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The Latest: Rep. Mark Sanford: ‘I’m going to lose this race’

The Latest: Rep. Mark Sanford: 'I'm going to lose this race'
The Associated Press

The Latest on primaries in five states (all times EDT):

10:55 p.m.

U.S. Rep. Mark Sanford is trailing in the Republican congressional primary in South Carolina to an opponent supported in last-minute tweets by President Donald Trump.

As results came in Tuesday, Sanford told a crowd in suburban Charleston: “I’ve always been a realist and at this point, based on the numbers I see, I’m going to lose this race.”

With much of the vote counted, state Rep. Katie Arrington was on the cusp of winning outright. But as Sanford spoke to the crowd, the race was still too close to call.

Arrington says Sanford criticized Trump too much, calling him a “Never Trumper.” One ad said “it’s time for Mark Sanford to take a hike — for real this time.”

That refers to 2009, when Sanford’s aides said he was hiking the Appalachian Trail while he actually visited a woman with whom he was having an affair in Argentina.

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10:25 p.m.

Archie Parnell has won the Democratic nomination in a South Carolina congressional district despite revelations from a divorce filing last month that he beat his wife more than 40 years ago.

Parnell garnered the nomination Tuesday even after Democratic officials including the party’s chairman ask for him to leave the race.

Parnell’s divorce records say in 1973 he broke a glass door with a tire iron, then beat his wife. Parnell didn’t deny the allegations, but said he was a changed man.

Parnell defeated Mark Ali of Rock Hill, Sidney Moore of Rock Hill and professional clown Steven Lough of Camden.

Parnell’s win sets up a rematch with U.S. Rep. Ralph Norman. Parnell lost by just 3 percentage points in a special election last year.

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10 p.m.

Results are upcoming in dozens of legislative and primary races in Nevada now that polls have closed.

The most closely watched race Tuesday is the gubernatorial primary race in which Clark County Commission colleagues Steve Sisolak (SIHS’-oh-lahk) and Christina Giunchigliani (joon-kihl-ee-AHN’-ee) are vying to be the state’s first Democratic governor in two decades.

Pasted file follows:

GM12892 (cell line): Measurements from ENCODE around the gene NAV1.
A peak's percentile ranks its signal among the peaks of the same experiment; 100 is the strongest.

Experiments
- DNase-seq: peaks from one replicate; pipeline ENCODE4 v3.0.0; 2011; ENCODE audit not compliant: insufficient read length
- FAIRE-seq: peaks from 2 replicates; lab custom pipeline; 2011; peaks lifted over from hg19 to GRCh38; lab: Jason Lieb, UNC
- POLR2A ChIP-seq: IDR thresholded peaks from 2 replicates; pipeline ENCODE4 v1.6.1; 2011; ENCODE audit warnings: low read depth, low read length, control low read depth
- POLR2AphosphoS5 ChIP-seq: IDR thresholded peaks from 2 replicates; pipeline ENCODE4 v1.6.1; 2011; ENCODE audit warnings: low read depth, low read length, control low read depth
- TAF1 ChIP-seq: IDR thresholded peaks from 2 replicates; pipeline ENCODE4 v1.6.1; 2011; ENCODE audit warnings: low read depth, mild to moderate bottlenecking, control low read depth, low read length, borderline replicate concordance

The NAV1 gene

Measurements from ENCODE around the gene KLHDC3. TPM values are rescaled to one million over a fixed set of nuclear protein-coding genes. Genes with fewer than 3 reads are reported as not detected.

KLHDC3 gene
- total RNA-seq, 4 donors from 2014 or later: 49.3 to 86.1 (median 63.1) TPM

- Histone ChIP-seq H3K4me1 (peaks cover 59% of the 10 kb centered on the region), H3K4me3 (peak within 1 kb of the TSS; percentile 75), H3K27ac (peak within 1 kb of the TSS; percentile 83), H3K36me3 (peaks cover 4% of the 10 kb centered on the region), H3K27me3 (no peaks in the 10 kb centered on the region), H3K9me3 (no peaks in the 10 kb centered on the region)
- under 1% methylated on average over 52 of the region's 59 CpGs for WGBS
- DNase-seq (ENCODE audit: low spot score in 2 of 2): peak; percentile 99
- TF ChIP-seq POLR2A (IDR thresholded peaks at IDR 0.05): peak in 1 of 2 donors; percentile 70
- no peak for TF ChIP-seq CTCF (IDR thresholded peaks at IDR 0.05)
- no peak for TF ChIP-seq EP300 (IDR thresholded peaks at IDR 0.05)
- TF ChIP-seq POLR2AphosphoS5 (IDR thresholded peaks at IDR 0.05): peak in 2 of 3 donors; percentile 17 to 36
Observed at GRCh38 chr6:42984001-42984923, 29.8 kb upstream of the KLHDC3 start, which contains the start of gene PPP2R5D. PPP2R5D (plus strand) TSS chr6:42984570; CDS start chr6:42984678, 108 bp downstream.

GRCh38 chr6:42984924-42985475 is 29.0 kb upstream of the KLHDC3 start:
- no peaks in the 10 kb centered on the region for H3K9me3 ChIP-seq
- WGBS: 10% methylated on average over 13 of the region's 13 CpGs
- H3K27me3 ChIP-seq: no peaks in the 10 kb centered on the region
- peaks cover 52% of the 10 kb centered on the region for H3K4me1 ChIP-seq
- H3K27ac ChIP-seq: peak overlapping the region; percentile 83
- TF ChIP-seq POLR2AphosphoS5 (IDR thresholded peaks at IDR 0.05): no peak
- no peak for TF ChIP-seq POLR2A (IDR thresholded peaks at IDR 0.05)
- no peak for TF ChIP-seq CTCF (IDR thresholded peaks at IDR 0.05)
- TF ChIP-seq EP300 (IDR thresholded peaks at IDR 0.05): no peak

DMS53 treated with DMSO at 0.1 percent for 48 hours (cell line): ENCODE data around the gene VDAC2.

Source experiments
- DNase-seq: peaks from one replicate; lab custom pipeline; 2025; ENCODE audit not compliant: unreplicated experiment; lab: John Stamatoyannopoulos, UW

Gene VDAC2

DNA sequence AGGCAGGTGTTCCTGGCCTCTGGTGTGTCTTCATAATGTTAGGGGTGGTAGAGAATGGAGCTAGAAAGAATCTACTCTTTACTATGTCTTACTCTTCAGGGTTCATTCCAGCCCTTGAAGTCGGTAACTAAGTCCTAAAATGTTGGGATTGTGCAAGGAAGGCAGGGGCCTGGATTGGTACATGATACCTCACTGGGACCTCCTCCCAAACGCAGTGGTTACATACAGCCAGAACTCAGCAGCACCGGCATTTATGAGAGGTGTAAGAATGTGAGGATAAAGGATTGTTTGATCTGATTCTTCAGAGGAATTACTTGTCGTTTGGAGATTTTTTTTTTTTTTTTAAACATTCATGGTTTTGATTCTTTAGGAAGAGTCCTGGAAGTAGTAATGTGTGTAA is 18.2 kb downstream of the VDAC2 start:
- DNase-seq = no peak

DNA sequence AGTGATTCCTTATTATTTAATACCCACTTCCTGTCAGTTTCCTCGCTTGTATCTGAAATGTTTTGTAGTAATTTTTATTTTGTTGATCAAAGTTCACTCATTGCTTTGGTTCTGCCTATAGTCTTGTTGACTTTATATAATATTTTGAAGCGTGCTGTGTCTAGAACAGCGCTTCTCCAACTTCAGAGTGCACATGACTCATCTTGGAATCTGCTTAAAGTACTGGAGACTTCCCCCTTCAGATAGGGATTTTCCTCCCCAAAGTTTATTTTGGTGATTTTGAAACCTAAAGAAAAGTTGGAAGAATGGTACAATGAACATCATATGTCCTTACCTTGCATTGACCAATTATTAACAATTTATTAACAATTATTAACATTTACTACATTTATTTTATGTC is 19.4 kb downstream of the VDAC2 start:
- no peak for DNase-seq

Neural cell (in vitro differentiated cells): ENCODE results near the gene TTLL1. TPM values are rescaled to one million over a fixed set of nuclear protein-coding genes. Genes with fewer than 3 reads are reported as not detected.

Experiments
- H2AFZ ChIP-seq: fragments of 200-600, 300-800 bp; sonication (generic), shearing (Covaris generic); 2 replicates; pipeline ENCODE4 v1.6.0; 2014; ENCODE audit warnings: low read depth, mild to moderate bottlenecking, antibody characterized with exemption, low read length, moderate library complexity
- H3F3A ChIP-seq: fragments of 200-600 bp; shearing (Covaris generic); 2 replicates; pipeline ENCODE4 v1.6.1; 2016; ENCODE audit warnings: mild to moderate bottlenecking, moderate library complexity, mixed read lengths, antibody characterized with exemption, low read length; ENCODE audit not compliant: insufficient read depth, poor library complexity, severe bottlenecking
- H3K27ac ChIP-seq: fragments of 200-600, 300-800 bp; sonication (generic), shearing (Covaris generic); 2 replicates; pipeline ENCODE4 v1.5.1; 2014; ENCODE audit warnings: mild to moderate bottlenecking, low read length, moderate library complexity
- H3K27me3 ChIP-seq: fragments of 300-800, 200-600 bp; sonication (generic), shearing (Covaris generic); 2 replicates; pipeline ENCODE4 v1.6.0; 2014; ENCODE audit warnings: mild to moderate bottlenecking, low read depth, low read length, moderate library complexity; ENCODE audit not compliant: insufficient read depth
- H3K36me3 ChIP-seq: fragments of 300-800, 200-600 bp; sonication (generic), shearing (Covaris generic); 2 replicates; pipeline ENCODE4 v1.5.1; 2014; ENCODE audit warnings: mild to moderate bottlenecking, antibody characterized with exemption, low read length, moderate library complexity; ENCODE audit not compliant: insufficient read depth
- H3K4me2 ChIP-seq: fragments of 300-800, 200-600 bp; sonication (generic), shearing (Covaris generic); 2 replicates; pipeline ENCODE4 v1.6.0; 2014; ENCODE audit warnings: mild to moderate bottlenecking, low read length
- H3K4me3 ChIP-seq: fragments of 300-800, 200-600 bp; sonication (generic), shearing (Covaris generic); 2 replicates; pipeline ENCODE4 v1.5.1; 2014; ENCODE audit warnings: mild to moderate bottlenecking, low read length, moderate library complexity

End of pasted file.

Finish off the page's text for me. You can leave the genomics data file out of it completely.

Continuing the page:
Nevada Deputy Secretary of State for Elections Wayne Thorley has said voters were turning out in higher rates than past primary elections because of the close primary race to succeed outgoing Gov. Brian Sandoval.

Republican U.S. Sen. Dean Heller is expected to breeze through the primary race after President Donald Trump earlier persuaded his strongest GOP opponent to drop out.

Election officials in two counties said there were a small number of display problems in which some voters didn’t initially see a complete list of candidates. Fewer than 30 voters were affected.

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9:25 p.m.

Republican state Sen. Kelly Armstrong has won North Dakota’s U.S. House primary.

Armstrong is vying to replace Rep. Kevin Cramer, who running for the U.S. Senate seat held by Democrat Heidi Heitkamp. Cramer won his primary Tuesday.

Armstrong easily defeated former Marine Tiffany Abentroth and former North Dakota State football player Paul Schaffner. State Sen. Tom Campbell also appeared on the ballot despite dropping out of the race.

Armstrong, an attorney from Dickinson, has strong ties to the state’s oil industry.

He’ll face Democrat Mac Schneider, a Grand Forks attorney who had no opposition in the primary. Schneider served two terms in the North Dakota Senate before being unseated in 2016.

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9:25 p.m.

Joe Cunningham has won the Democratic nomination in South Carolina’s coastal 1st Congressional District.

The construction lawyer and yoga studio owner defeated Toby Smith on Tuesday and will go on to face a Republican in November’s general election.

The district, which includes Charleston and the southern coast, has not elected a Democrat since 1978.

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9:20 p.m.